The links are available on my homepage.

Friday, June 14, 2013

Death of Hope available soon.

I've started working on the serialized version of Death of Hope. The first parts will offered for free at times but the final chapter won't. I hope this will promote some sales.

I'm on the edge of stopping my writing altogether. There is no use in putting things out if no one is reading. My concentration should be spent on trying to get another novel written and possibly submitted. Perhaps an agent may read my submission.

Wednesday, June 5, 2013

I'm pulling my short stories from Amazon

As of June 13, 2013, my three current short stories will no longer be available. The links are over to the right side of the page.

I'm not unhappy with Amazon, it is just that my marketing efforts completely failed. People don't appear to want short stories in this manner.

Thanks to the people who purchased them over the past year.

Sunday, April 21, 2013

Night's Wraith Chapter 1


I began this and stopped.




Night’s Wrath

By Dane Grannon

Chapter 1

 

    I pulled my cloak tight against the harsh north wind and urged the horse to a trot. Snowflakes danced around my head as an opening act to the approaching blizzard. If the Happy Traveler Inn wasn’t over the next hill, the storm would engulf me and I’d never reach shelter. Then my faith would be all that remained to sustain me. Given the events of the last few months, I doubted my chances.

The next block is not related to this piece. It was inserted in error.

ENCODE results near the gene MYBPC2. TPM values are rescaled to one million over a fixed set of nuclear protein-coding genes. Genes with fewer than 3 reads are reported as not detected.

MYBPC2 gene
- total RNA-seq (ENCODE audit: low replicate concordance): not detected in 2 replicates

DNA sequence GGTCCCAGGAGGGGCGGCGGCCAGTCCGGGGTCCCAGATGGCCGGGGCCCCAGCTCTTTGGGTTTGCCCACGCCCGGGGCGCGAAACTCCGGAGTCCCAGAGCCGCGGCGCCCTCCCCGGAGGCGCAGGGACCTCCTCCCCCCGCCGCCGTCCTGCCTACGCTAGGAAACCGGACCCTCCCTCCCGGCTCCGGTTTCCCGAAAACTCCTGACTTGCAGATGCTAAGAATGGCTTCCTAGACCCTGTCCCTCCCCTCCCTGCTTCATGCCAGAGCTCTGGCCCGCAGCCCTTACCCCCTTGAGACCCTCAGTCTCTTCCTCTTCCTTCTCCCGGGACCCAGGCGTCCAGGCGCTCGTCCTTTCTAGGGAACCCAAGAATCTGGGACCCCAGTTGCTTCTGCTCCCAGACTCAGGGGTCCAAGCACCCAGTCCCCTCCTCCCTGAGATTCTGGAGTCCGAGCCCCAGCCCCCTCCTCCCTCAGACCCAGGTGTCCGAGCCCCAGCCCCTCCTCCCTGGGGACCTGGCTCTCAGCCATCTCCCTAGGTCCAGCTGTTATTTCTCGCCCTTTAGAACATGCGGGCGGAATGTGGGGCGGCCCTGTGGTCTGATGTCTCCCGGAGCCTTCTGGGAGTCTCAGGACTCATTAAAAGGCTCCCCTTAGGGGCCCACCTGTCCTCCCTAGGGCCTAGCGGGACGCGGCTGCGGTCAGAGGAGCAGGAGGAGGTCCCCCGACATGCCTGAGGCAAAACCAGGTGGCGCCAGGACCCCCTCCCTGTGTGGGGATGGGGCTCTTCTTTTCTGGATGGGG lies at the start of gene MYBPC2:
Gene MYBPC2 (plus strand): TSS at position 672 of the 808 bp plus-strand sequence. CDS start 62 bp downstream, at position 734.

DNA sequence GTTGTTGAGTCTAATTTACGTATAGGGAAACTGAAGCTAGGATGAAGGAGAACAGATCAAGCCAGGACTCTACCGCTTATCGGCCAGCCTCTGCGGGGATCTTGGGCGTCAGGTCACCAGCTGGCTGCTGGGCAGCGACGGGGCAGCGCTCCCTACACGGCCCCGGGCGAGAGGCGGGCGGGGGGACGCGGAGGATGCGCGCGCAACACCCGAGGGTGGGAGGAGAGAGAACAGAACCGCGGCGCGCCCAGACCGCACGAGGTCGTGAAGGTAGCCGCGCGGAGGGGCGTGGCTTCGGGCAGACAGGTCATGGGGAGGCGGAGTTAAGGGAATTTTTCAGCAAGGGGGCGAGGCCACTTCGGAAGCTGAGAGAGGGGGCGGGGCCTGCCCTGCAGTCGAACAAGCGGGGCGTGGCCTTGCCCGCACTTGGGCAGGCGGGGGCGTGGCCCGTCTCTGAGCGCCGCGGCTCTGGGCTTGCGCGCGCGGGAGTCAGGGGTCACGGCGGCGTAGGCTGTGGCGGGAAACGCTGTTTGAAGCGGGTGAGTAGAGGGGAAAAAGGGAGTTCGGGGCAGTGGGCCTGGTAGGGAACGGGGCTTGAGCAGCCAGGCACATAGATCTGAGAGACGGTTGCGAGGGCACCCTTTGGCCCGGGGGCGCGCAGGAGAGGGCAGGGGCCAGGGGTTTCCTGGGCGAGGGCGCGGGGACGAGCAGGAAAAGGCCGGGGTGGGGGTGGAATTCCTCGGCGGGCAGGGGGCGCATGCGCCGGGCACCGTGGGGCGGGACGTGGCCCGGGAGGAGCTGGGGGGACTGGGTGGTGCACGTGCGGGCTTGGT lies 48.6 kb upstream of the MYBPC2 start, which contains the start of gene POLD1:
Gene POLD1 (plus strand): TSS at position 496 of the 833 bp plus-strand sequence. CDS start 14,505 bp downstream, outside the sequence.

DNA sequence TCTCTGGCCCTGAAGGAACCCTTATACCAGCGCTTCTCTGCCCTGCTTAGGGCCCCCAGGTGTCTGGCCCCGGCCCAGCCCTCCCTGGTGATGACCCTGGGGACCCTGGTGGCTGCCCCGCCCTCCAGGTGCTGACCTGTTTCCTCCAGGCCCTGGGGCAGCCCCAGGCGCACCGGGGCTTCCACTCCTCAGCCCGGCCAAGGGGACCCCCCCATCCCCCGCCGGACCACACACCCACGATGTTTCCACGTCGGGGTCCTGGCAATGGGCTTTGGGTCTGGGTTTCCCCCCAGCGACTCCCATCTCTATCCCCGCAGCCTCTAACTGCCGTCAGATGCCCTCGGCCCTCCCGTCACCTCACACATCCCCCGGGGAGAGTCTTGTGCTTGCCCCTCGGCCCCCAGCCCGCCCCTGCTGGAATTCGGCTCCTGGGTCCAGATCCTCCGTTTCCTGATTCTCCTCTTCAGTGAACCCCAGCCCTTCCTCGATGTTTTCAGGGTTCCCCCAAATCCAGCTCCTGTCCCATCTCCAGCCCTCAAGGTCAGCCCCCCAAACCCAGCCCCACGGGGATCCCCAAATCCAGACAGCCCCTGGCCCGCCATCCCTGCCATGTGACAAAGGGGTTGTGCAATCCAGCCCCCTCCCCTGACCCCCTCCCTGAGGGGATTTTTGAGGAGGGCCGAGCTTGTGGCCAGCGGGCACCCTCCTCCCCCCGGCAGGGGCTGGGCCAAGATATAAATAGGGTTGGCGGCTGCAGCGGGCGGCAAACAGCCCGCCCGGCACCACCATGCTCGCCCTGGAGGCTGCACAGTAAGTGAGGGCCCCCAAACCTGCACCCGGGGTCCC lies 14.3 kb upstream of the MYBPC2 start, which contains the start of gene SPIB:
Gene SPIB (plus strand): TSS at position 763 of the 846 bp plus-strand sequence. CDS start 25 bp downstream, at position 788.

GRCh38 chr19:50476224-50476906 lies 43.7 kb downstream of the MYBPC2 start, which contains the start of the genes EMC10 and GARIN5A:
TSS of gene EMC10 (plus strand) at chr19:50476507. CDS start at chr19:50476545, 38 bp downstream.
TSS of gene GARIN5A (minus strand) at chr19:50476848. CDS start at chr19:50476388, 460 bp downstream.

Near whiteout conditions closed in as I crested the hill. Shivering drove red hot nails into my wounded shoulder. If the situation wasn’t so dire, I would have rested for a week before answering another Bishop’s call. Such is the life of the Arch-Bishop’s Prelates. Fallen comrades require that we ride even with four score stitches closing a seeping wound..

    My eyes traced the trail as it wound down the hill and up the other side. The shadowy form of a building lay within a copse of olive trees. If it wasn’t the inn, I’d still request shelter. The pious would be honored to provide succor while the gold in my purse would convert skeptics.

    The horse’s impatient shake focused my thoughts and I nudged him forward. The falling temperature sapped my reason. We descended the hill and traversed the path up the other side. The shadowy building resolved into a small inn with an attached stable.

The stable door was open, so I rode inside and put the gelding into a stall. After dismounting, I patted it on the nose and removed the saddle. “I’ll have the innkeeper bring out some oats.”